Moving to China.

As a kid I always wrote a diary, every day and I kept all of them. From the heart printed padlocked diaries that held nothing more exciting than what my pet rabbits had been up to, to the infinitely more juicy and million times more cringey diaries of my awkward emo teenage years. Its always been important to me to keep my memories, however embarrassing and filled with terrible pseudo intellectual poetry they are. 

As I got older I moved from diaries to blogs, I’ve played with livejournal, travellerspoint as well as others and finally settled on JGA on wordpress. Its for this reason that I’m carrying over my old blog posts from a dusty and fairly unused site and trying to get them all sorted onto Jess Gets Around, no matter how embarrassing, naïve and poorly written they are.

Sitting in Paris’ Charles de Gaulle airport I had officially embarked on my lengthy trip to China. After a quick return from a birthday beach break I had made elderly relatives, and the not-so elderly weep and worry and had set off with an enormous pink suitcase and a back pack that threatened to send me over backwards every time I put it on.
I found myself alone in the city of love, waiting for my flight to Hong Kong seemingly surrounded by what I was soon find out wasn’t in fact the majority of the Chinese population. I sat wiping stress eaten pain au chocolate crumbs from my shirt and wondering what on earth would convince the guy opposite to purchase a novelty t-shirt where the Eiffel tower is wearing a beret and holding a baguette. I wanted one. A lot.

For the weeks before I travelled I had answered the common question of “aren’t you scared?” with a considered nonchalance that I felt suitably conveyed the cool and collected world-ready and cosmopolitan traveller that I felt myself to be. And I genuinely wasn’t scared, at all. Until the night before I flew, when I laid in bed barely able to breathe thinking “honestly, what the f*** have I done?” I freaked out, badly. I had to be tempted downstairs and away from my tightly stuffed case with the odd culinary mix of black Russians with sausage and mash just to prevent me from throwing away all my clothes and filling my case with books, pillows and nostalgic cuddly toys. Would I really need a large fleece tiger print onesy in China? I was asked, OK probably not.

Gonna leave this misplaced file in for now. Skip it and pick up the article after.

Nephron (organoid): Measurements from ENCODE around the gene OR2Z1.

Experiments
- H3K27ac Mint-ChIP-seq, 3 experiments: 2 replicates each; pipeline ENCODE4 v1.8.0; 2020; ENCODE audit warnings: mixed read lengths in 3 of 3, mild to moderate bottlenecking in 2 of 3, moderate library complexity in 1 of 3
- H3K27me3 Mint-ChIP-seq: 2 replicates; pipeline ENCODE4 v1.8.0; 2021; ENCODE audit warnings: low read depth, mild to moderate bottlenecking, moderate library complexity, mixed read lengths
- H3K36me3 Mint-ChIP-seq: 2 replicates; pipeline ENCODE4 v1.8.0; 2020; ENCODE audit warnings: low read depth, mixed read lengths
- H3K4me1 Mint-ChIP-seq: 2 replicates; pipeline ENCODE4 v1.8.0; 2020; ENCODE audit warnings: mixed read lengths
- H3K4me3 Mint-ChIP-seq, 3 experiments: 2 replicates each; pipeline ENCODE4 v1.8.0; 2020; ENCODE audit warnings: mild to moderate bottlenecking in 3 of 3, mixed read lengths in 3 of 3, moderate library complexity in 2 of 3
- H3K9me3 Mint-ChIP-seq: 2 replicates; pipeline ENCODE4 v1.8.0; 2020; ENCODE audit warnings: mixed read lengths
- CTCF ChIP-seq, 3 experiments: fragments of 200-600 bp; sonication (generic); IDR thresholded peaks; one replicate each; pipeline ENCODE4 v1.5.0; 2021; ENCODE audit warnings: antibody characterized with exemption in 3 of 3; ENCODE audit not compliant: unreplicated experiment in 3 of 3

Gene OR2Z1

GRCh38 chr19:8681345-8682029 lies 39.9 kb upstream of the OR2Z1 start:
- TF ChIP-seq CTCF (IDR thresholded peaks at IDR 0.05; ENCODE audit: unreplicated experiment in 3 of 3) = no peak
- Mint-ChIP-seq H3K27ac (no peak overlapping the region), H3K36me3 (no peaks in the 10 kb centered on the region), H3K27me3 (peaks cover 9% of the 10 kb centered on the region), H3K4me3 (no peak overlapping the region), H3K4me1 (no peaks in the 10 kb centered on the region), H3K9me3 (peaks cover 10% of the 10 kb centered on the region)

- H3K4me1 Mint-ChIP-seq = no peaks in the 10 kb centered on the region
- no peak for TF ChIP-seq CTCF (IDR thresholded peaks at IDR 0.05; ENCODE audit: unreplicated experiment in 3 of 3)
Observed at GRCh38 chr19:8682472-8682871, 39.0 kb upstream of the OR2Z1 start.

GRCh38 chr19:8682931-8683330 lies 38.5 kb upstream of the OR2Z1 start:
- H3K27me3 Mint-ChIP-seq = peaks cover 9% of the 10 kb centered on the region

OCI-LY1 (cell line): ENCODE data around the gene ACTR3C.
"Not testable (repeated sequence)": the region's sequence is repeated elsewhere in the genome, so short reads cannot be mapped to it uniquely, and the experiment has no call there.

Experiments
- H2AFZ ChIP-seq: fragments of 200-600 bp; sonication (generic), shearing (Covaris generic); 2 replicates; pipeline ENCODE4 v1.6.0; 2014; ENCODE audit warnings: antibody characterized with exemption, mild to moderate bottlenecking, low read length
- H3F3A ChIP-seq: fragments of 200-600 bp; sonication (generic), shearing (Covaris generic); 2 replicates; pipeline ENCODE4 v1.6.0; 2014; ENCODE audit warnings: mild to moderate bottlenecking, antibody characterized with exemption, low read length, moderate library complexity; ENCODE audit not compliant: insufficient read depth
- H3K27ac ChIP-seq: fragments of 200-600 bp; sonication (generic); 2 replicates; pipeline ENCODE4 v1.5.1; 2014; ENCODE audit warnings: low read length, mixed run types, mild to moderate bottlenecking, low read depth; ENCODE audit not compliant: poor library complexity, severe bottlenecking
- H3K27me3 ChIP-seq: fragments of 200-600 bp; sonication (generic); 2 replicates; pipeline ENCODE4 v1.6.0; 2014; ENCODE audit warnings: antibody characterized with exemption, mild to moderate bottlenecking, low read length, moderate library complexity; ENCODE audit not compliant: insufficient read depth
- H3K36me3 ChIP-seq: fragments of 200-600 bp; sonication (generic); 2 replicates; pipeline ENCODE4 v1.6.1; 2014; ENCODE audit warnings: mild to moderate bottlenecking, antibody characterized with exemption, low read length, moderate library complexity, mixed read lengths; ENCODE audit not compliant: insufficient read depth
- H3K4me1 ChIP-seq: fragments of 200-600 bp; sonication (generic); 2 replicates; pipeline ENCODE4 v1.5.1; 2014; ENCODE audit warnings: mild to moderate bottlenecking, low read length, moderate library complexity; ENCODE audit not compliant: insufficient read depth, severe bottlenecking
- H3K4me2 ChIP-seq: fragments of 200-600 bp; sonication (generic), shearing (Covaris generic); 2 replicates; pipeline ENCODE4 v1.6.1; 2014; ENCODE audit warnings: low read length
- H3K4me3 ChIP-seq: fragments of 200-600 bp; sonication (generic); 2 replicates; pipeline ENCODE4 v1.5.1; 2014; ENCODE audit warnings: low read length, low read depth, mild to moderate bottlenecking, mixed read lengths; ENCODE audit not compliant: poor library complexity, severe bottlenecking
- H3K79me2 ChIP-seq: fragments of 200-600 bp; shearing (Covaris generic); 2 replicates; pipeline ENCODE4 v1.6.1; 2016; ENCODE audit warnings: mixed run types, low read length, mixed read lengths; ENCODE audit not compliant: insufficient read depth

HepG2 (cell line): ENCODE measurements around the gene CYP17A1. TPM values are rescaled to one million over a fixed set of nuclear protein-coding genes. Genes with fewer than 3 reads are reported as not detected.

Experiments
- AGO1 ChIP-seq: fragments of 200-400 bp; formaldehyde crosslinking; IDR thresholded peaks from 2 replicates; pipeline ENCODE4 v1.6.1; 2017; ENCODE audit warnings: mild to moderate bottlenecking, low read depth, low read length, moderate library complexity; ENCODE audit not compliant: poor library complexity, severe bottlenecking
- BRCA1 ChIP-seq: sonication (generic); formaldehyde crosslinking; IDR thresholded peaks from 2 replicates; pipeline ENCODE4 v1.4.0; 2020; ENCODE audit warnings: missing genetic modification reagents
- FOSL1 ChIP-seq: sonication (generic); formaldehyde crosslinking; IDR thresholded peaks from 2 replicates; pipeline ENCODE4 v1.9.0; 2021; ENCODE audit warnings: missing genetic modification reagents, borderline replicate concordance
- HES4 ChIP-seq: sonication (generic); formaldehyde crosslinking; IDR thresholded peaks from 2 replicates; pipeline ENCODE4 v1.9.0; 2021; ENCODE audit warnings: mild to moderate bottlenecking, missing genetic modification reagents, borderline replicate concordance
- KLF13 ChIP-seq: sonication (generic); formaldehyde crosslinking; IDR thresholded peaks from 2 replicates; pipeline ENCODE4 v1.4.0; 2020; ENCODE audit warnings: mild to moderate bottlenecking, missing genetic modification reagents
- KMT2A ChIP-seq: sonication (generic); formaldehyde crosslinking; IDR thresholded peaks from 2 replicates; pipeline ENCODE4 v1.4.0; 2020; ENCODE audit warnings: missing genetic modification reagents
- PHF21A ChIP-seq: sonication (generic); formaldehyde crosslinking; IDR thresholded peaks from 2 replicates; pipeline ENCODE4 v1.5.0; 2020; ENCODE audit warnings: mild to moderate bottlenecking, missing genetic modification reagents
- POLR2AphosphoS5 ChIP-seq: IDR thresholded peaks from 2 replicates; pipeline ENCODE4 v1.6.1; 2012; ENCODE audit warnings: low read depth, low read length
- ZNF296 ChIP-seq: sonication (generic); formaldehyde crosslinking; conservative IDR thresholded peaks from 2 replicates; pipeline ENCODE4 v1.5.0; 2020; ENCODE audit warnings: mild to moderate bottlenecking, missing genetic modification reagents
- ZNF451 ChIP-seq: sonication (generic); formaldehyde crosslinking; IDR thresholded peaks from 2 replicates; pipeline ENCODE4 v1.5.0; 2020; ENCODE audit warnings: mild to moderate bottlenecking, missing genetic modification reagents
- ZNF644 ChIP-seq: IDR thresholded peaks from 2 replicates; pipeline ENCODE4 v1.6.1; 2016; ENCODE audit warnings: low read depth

Later . . . . .

I finally arrived in Wuhan a mere 25 and a half hours after I set off from home. After making all of my connections on time and with my luggage I felt like my stress levels could go down. Its only when I’d stepped off the plane that I realised the extent of my reliance on someone being there waiting for me. I didn’t speak the language, I barely had any cash, my phone wasn’t working and even if it was I would have no clue who to call. I cant even explain the relief when I stepped out of the airport and saw two men holding a sign with my name.

I got into the back of their van, fell instantly asleep and woke up an hour later driving through the strangest and most foreign landscape I’d ever experienced. We drove past towering hotels, beautiful sweeping parks, muddy roads, dogs running wild, huge factories and women preparing food in the streets. It was definitely overwhelming, but I’d wanted a real change and an adventure, I couldn’t complain that that wasn’t what I’d gotten.

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